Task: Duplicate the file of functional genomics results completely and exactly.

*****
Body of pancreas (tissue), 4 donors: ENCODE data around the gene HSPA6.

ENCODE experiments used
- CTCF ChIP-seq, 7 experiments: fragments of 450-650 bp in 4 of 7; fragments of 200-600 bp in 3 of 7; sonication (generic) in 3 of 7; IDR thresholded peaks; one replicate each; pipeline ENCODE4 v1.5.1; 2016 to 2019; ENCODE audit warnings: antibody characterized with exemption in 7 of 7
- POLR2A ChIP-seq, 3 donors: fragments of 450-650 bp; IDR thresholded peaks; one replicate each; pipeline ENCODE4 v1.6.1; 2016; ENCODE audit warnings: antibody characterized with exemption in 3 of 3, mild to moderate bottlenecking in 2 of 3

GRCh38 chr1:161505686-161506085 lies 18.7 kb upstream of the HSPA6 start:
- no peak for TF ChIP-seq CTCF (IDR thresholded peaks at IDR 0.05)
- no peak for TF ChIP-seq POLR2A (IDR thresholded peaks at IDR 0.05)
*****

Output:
Body of pancreas (tissue), 4 donors: ENCODE data around the gene HSPA6.

ENCODE experiments used
- CTCF ChIP-seq, 7 experiments: fragments of 450-650 bp in 4 of 7; fragments of 200-600 bp in 3 of 7; sonication (generic) in 3 of 7; IDR thresholded peaks; one replicate each; pipeline ENCODE4 v1.5.1; 2016 to 2019; ENCODE audit warnings: antibody characterized with exemption in 7 of 7
- POLR2A ChIP-seq, 3 donors: fragments of 450-650 bp; IDR thresholded peaks; one replicate each; pipeline ENCODE4 v1.6.1; 2016; ENCODE audit warnings: antibody characterized with exemption in 3 of 3, mild to moderate bottlenecking in 2 of 3

GRCh38 chr1:161505686-161506085 lies 18.7 kb upstream of the HSPA6 start:
- no peak for TF ChIP-seq CTCF (IDR thresholded peaks at IDR 0.05)
- no peak for TF ChIP-seq POLR2A (IDR thresholded peaks at IDR 0.05)